When the weather is damp and depressing, nothing beats a good walk to fight the blues. The legendary Berliner Luft never disappoints – even in the drizzle. It must be something to do with all the forests and lakes that encircle the city and breathe into the atmosphere. With these positive thoughts in mind a couple of Sundays ago, we donned our waterproofs and ventured forth to Treptow, a district of south-east Berlin traditionally associated with boat trips, picnics by the Spree and general merriment. In autumn the scene was all mists and mellow fruitfulness. The trees in Treptow Park were a riot of colour and the waters were dead calm. No crowds, of course, just a few walkers and Sunday morning joggers to puncture the stillness. (more…)
This week’s blog was originally written in German by Dorothea Lehmann and was inspired by a recent visit to the Grunewaldsee, a beautiful forest lake and one of my favourite places to go walking in Berlin. I have given my version of her text in English, but also included the German original. Anyone visiting Berlin for more than a couple of days should try and get to one of its many lakes and the Grunewaldsee is so accessible – just jump on the M29 bus along the Ku’damm to Roseneck or take the S7 to Grunewald station. In either case the forest is on your doorstep and you can walk all around the lake in about an hour. It’s fabulous at any time of the year and a great place to cool off in the summer. There’s a café in the courtyard of the Jagdschloss or for something more substantial you could book a table in the imposing Forsthaus Paulsborn. (more…)
Last Sunday I was lucky enough to spend the afternoon in a Berlin ‘colony garden’. It was the perfect escape from the concrete and heat of the city centre – and almost on the doorstep.
Most Berliners live in apartment blocks and many of them have neither balconies nor outside space. There are plenty of wonderful parks of course – especially the Tiergarten right in front of the Brandenburg Gate – and within half an hour of the centre Berlin is surrounded by thick forests. You only have to look out of a plane on a clear day to see what a verdant city it is. You might also spot what look like mini-housing estates; conglomerations of individual gardens each with a wooden hut on them. These are ‘Gartenkolonien’ also known as ‘Schrebergärten’, named after the ‘Schreber movement’. This was a public initiative started in Leipzig in 1864 which decided to lease areas within the city for children to play in. Later on, these areas included actual gardens for children, but soon adults tended to take over and cultivate these gardens and the movement spread to other cities in Germany. Some of the Berlin plots are magnificent allotments and the pride and joy of their owners. But others are simple country retreats. Places to hang out and chill. Although in the Grunewald it is important to keep the wild pigs out …(more…)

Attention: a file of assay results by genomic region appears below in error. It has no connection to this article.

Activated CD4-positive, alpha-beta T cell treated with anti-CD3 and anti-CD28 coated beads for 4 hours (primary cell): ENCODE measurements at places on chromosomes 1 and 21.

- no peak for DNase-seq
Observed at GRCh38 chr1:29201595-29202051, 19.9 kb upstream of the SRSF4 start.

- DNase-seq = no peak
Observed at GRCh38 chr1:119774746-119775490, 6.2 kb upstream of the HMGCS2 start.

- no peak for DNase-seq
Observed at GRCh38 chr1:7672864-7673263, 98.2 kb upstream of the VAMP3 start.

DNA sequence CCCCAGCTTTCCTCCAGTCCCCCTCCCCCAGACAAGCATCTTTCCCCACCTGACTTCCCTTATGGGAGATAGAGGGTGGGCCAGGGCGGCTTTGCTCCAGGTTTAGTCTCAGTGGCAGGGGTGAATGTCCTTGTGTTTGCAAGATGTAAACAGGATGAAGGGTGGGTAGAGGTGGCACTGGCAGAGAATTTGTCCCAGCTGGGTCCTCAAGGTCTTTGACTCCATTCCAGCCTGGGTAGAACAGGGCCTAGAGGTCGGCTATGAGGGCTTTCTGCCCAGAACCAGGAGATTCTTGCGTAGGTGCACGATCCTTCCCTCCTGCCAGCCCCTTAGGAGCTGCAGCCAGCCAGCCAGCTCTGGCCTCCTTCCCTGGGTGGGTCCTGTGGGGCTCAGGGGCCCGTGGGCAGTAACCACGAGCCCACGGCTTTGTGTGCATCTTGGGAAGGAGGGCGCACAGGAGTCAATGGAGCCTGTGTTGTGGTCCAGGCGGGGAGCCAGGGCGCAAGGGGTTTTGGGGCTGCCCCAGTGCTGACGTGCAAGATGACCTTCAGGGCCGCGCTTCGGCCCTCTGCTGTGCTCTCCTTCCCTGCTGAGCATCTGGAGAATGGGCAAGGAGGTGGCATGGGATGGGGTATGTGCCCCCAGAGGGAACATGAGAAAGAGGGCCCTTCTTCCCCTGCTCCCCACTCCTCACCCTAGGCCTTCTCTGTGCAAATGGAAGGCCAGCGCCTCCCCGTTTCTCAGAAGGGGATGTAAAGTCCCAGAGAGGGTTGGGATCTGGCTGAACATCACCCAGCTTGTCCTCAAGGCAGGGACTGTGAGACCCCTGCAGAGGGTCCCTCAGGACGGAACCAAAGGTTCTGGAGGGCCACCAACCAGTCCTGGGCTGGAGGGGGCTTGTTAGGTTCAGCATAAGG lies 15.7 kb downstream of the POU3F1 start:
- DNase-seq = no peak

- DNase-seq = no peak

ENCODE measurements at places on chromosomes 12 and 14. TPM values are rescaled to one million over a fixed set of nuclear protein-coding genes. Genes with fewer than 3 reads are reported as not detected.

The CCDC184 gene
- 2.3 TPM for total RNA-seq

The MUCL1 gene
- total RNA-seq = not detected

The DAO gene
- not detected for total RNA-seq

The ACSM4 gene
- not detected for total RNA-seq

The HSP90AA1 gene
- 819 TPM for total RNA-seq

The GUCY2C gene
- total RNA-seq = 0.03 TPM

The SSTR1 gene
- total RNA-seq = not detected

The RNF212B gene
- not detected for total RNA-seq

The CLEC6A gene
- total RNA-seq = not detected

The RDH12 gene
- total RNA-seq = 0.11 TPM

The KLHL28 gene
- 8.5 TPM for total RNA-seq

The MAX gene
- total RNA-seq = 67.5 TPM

Ever since Wim Wenders’ 1987 film, ‘Himmel über Berlin’ (‘Wings of Desire’) I have been looking for angels in the Berlin sky. Some actually appeared sitting on top of buildings for the 20th Anniversary of the Fall of the Wall. You can also try communing with them in Berlins’ pretty cemeteries. I first intended to write this blog about an enchanting little cemetery called ‘Friedhof Grunewald’ in Halensee, tucked away between rail tracks and motorway and only accessible across a footbridge. But then I got carried away and decided to recall a few more of my favourite Berlin cemeteries. (more…)
Last Sunday wasn’t just European Election day in Berlin – Berliners were also voting in a referendum about proposed housing development on the site of the former Tempelhof airport (which ceased operations in 2008). 65% of voters decided to keep the ‘Tempelhofer Freiheit’ (Tempelhof Freedom) as a public park and on Monday the bright sunshine and blue sky saw jubilant celebrations on this vast expanse of grass, trees and scrub. Although the huge grey Nazi-built terminal building makes its presence felt, the old airfield has the atmosphere of an enormous country meadow in the middle of a capital city. Berliners have come to love this precious space. I have seen it used it for cycling, inline skating, kite-flying, football, badminton, picknicking and just jogging, walking or chilling out.
In ‘Berlin Unwrapped’ (in the chapter on Hitler’s Berlin) I reported that the Tempelhofer Feld was to undergo ‘a four year 60 million euro facelift’ to turn it into Berlin’s equivalent of New York’s Central Park. But things have changed in the meantime and the Berlin Senate put forward plans to build new housing on the edge of the site. Now they will have to live with defeat in the referendum and find room for housing development elsewhere. Perhaps Berliners will still get their Central Park after all. They have always treasured their green space and know how to enjoy it.
If you are in Berlin for more than a couple of days, it’s definitely worth taking a look at the massive Tempelhof building and its former airfield. U-Bahn line 6 gets you to Platz der Luftbrücke – named after the Berlin Airlift (1948/49) when American and British pilots flew supplies into West Berlin during the Soviet blockade. Outside Tempelhof airport stands a huge memorial to the Airlift – appropriately nicknamed the ‘Hungerharke’ (Hunger Rake) by the ever-humorous and freedom-loving Berliners.
Photo taken of Tempelhof at an American Forces Open Day in 1984